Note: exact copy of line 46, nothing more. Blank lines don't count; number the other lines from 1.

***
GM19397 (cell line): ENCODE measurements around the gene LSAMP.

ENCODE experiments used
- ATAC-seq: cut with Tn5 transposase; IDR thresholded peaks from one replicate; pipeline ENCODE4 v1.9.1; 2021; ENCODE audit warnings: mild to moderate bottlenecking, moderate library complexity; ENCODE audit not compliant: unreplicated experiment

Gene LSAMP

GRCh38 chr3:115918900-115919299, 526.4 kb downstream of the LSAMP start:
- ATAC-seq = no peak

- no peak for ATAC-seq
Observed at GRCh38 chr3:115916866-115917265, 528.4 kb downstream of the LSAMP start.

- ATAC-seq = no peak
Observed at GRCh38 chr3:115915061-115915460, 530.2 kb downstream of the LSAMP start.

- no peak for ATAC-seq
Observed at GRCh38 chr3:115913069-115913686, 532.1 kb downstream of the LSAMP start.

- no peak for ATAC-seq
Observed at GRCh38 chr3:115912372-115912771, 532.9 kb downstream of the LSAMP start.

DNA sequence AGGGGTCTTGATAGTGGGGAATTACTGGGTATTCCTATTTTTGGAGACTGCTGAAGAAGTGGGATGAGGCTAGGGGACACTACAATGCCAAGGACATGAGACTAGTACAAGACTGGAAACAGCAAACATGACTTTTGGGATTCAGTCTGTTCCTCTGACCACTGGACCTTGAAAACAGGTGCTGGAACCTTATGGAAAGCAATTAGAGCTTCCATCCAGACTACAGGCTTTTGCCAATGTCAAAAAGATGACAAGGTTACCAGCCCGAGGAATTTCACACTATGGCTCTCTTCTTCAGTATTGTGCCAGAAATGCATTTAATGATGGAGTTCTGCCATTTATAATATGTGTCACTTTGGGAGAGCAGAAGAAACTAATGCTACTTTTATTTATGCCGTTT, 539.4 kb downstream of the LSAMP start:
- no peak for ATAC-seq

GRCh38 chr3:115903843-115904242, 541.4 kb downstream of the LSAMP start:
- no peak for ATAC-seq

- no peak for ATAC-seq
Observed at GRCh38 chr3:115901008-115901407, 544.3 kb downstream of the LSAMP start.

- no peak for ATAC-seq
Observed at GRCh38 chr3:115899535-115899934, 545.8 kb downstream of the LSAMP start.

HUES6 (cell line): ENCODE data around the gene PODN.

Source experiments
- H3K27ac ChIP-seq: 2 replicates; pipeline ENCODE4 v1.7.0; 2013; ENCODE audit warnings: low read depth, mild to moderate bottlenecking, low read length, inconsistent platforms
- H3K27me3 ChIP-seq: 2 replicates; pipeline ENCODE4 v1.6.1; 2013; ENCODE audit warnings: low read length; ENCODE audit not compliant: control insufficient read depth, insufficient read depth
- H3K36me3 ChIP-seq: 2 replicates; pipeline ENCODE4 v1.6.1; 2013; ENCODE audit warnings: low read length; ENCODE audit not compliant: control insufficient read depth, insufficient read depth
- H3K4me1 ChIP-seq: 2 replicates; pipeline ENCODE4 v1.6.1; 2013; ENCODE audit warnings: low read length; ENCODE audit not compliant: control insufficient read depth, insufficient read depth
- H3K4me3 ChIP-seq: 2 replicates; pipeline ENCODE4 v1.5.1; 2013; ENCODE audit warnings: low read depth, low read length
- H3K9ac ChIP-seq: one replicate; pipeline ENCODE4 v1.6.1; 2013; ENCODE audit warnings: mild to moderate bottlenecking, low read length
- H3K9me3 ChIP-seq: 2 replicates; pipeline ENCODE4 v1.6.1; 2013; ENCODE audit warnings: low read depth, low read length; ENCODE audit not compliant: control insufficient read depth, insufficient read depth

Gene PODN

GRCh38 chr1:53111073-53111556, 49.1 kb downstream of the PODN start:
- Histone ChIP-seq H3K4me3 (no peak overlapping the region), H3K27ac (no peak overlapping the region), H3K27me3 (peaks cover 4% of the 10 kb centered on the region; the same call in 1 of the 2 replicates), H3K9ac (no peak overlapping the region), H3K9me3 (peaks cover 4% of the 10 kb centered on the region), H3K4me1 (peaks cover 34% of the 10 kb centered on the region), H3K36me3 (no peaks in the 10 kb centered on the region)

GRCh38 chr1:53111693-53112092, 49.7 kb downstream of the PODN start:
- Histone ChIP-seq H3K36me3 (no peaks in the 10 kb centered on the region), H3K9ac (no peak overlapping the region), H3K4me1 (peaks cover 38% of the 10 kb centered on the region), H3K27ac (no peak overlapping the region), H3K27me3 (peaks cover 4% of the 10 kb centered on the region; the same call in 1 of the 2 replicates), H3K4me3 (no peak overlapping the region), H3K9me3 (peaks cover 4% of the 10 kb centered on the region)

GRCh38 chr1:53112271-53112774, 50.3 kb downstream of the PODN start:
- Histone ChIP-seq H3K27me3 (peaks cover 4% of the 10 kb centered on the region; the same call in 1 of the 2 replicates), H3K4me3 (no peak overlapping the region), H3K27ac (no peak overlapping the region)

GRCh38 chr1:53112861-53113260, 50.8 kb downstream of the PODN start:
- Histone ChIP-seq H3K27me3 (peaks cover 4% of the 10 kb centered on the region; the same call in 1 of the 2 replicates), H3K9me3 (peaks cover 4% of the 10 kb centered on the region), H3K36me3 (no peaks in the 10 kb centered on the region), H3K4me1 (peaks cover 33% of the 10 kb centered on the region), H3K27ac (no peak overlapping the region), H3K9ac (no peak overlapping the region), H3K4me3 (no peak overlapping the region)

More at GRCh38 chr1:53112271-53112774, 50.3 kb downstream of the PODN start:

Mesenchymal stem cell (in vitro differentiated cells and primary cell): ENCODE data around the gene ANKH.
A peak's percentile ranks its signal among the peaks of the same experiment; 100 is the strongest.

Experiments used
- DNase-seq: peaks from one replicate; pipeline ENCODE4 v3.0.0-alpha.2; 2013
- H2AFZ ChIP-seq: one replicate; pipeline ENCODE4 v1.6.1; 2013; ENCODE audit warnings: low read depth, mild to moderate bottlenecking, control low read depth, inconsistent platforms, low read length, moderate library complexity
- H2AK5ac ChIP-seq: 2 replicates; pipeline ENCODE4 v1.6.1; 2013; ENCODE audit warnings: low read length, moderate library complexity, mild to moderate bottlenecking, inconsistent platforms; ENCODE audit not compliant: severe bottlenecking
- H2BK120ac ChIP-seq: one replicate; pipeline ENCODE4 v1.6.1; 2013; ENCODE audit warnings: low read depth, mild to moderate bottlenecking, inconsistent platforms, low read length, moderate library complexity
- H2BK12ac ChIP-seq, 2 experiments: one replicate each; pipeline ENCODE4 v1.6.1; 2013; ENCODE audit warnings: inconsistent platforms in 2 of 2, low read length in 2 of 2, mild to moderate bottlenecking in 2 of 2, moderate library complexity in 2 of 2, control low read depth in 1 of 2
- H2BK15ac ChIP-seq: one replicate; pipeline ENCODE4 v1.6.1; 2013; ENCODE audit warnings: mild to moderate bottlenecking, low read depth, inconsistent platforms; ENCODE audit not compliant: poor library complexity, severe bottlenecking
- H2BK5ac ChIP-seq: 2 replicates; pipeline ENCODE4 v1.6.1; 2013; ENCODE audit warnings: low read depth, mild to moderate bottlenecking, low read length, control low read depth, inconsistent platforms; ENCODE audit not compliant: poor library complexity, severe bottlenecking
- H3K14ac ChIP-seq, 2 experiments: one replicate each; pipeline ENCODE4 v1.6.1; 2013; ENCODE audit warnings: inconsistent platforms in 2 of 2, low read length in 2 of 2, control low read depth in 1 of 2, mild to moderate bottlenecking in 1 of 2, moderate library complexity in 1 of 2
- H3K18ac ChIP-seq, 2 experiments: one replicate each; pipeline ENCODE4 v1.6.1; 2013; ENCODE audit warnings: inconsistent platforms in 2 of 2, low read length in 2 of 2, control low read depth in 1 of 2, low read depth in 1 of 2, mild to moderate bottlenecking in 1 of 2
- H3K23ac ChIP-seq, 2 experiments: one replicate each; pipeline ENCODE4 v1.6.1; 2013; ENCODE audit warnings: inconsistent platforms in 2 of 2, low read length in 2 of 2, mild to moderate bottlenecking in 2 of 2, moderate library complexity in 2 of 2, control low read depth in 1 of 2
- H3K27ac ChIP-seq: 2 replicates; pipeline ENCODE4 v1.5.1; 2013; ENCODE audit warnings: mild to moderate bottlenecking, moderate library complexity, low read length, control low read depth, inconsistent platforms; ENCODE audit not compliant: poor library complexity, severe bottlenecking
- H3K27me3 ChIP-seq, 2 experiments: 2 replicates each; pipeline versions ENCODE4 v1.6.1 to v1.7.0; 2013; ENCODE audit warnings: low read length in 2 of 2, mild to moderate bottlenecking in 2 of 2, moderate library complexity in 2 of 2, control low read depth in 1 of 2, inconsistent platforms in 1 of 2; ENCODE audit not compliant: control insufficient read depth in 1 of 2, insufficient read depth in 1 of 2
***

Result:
- H2AFZ ChIP-seq: one replicate; pipeline ENCODE4 v1.6.1; 2013; ENCODE audit warnings: low read depth, mild to moderate bottlenecking, control low read depth, inconsistent platforms, low read length, moderate library complexity